By Jeff Zerbst
Strathfield College student, Yoko Taira, has just returned from Las Vegas where she had a “fantastic, unbelievable experience”. It was there, in the world’s favourite playground, that Yoko and the Endeavour Harmony Chorus competed in the Sweet Adelines International Competition and – incredibly – they were judged the 10th best choir in the world!
Singing in a massive auditorium in front of a full house, the all-female choir from Caringbah sang “Ain’t He Sweet” and “Love Letter from Your Heart” in the semi-finals, and were delighted to get through that round to make the final.
A packed theatre of enthusiasts heard the Aussies sing, “Inanay” (an Aboriginal song), “All the Way”, “Don’t Let the Rain Come Down” and “My Island Home” in the final. The group was delighted to finish in 10th place, confirmation that they are right up there amongst the world’s elite.
“We worked really hard to get that result,” Yoko reports. “It was a case of practice, practice and more practice. It all paid off in the end. I will never forget the week we had in Las Vegas. It was completely amazing.”
Yoko is still pinching herself over this extraordinary success. The 32-year-old, who is studying a Diploma in Tourism at SC, hadn’t rated herself a singer in her native Japan. However, after being asked by “a friend of a friend” to come and listen to the Endeavour Harmony Chorus, she decided she wanted to audition.
“They were a really nice group of people and I loved their music,” Yoko explains. “Even though I am usually shy and can’t sing in front of many people, I really wanted to be part of this choir. I took the audition and was surprised to be selected.”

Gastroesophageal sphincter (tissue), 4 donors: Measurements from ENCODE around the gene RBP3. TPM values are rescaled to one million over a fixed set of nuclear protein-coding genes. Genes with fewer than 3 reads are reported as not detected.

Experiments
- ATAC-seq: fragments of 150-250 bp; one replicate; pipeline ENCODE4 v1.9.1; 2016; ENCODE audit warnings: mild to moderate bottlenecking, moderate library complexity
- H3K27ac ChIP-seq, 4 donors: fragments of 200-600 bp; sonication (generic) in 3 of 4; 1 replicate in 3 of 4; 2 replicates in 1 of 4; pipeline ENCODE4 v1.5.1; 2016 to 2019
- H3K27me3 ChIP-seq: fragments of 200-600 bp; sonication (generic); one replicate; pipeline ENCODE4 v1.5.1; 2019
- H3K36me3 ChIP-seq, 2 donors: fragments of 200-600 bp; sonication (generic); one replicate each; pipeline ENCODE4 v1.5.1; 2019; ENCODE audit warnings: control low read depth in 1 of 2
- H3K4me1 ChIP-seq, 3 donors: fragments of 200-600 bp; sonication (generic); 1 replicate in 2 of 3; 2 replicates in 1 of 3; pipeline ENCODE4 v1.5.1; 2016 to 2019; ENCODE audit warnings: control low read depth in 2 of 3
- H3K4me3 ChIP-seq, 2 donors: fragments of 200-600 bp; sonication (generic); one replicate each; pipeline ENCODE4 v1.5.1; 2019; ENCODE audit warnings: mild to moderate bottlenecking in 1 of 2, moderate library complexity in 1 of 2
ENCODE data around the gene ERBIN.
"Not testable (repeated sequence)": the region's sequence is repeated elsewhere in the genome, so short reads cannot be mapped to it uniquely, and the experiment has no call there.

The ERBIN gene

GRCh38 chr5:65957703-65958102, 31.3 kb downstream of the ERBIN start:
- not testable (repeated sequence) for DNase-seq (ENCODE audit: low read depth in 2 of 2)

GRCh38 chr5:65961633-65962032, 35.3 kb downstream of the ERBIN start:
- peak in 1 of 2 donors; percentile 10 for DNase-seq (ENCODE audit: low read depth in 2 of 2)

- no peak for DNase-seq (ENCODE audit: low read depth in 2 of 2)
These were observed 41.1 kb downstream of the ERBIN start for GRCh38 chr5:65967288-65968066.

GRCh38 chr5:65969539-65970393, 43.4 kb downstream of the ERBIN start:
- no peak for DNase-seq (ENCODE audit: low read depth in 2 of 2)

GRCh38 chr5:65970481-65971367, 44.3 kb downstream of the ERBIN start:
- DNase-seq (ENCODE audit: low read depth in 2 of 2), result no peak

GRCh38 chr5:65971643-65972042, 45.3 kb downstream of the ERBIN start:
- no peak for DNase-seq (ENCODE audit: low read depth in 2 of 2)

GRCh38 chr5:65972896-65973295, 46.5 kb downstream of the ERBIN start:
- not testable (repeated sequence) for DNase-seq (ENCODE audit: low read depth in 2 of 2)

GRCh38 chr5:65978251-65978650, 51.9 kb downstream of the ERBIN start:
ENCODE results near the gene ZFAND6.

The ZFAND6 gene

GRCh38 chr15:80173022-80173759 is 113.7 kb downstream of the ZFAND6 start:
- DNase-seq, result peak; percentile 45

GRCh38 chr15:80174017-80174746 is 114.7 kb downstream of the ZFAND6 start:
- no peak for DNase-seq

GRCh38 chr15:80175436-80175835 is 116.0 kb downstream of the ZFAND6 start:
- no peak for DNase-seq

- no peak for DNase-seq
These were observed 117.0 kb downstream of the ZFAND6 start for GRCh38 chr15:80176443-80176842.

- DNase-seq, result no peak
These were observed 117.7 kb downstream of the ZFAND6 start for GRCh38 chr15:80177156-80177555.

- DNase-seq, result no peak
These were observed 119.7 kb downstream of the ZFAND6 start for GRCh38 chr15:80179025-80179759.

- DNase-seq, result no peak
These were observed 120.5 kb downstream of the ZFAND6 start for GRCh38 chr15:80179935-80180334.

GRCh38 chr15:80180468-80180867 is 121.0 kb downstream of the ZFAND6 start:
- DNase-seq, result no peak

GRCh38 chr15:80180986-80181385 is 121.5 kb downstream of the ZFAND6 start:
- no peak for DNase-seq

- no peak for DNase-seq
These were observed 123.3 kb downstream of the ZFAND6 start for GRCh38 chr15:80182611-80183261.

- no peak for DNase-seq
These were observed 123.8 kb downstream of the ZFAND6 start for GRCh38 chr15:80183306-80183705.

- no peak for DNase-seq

Not only was she selected, but Yoko was promoted to the lead group in the choir. Singing only in English is one of the challenges she has had to overcome. “I have to remember everything in my brain,” she laughs. “I find I am able to do it!”
Back in Japan, Yoko earned a degree in Social Science before embarking on seven years of work in hospitality. She worked at the Intercontinental Hotel in Tokyo and her skills include those of a barista, waitress, bartender and sommelier (wine expert).
Now she has reinvented herself as a vocational student in Sydney and a singer of world-class ability.
“It’s a very, very busy life,” enthuses Yoko. “I am having lots of fun and I really love Australia.”
Although a few of us at Strathfield College have offered to become Yoko’s agent if she turns professional – perhaps winning “The Voice” along the way – she is adamant that her newly discovered talent will be restricted to the choral world.
“As I said, I’m a truly shy person,” repeats Yoko.
Maybe she is, but a talent like hers needs to be heard by one and all. If she changes her mind, please remember this – I spoke to her first!